HealthDay News — The combination of genetics and exposure to organic solvents in paints and varnishes increases the risk of multiple sclerosis (MS), according to a study published online July 3 in Neurology.

Anna Karin Hedstrom, M.D., Ph.D., from the Karolinska Institutet in Stockholm, and colleagues investigated the influence of exposure to organic solvents on MS risk, as well as a potential interaction between organic solvents and MS risk human leukocyte antigen (HLA) genes among 2,042 incident cases of MS and 2,947 controls.

The researchers found that, overall, exposure to organic solvents increased the risk of MS (odds ratio, 1.5). An interaction between organic solvents, carriage of HLA-DRB1*15, and absence of HLA-A*02 was seen for MS risk among both ever and never smokers (similar to the previously reported gene-environment interaction involving the same MS risk HLA genes and smoke exposure).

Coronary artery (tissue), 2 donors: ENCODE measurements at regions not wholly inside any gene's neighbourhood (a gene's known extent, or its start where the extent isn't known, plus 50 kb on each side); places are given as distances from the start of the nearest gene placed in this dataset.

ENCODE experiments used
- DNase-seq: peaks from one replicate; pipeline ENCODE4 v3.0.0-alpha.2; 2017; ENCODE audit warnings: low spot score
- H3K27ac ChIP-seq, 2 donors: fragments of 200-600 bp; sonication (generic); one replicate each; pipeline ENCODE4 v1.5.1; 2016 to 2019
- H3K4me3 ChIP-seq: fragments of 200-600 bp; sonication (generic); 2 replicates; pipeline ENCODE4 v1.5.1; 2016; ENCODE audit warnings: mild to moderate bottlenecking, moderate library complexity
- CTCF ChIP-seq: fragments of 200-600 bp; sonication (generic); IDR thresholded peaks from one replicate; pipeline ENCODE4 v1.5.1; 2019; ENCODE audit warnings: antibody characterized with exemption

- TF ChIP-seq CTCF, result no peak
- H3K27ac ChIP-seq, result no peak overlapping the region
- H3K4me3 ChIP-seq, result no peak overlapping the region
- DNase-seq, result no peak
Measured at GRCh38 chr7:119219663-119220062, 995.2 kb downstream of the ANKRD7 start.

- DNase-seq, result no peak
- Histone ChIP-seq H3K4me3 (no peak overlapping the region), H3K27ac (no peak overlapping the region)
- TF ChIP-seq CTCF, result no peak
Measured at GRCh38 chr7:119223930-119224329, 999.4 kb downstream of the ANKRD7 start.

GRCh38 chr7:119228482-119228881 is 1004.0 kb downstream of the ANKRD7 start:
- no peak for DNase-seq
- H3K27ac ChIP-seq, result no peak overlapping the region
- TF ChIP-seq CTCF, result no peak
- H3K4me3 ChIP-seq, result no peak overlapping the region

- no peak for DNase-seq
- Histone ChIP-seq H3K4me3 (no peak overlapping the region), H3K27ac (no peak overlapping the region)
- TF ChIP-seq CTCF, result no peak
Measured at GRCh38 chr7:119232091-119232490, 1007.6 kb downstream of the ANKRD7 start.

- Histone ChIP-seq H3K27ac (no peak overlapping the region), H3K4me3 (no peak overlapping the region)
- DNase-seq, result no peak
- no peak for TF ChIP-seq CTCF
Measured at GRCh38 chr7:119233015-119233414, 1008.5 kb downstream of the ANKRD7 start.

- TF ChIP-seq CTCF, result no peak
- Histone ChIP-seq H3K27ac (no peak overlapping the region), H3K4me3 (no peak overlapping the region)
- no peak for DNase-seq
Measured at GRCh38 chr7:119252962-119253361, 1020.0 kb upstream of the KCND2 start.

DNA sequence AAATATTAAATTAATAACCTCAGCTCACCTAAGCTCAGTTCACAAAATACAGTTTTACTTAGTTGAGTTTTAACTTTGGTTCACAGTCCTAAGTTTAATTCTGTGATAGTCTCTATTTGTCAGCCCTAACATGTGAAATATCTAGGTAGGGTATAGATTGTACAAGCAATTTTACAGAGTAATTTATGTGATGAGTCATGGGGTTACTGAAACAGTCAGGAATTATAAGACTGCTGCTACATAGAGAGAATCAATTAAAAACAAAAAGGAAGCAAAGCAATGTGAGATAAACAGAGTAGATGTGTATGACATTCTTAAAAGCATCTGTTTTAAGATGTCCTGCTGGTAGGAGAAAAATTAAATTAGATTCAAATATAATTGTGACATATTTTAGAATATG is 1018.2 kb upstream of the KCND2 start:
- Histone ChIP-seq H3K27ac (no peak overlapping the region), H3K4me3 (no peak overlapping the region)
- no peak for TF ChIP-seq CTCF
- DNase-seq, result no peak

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“The mechanism linking both smoking and exposure to organic solvents to MS risk may involve lung inflammation with a proinflammatory profile,” the authors write. “Their interaction with MS risk HLA genes argues for an action of these environmental factors on adaptive immunity, perhaps through activation of autoaggressive cells resident in the lungs subsequently attacking the central nervous system.”

Several authors disclosed financial ties to the pharmaceutical industry.

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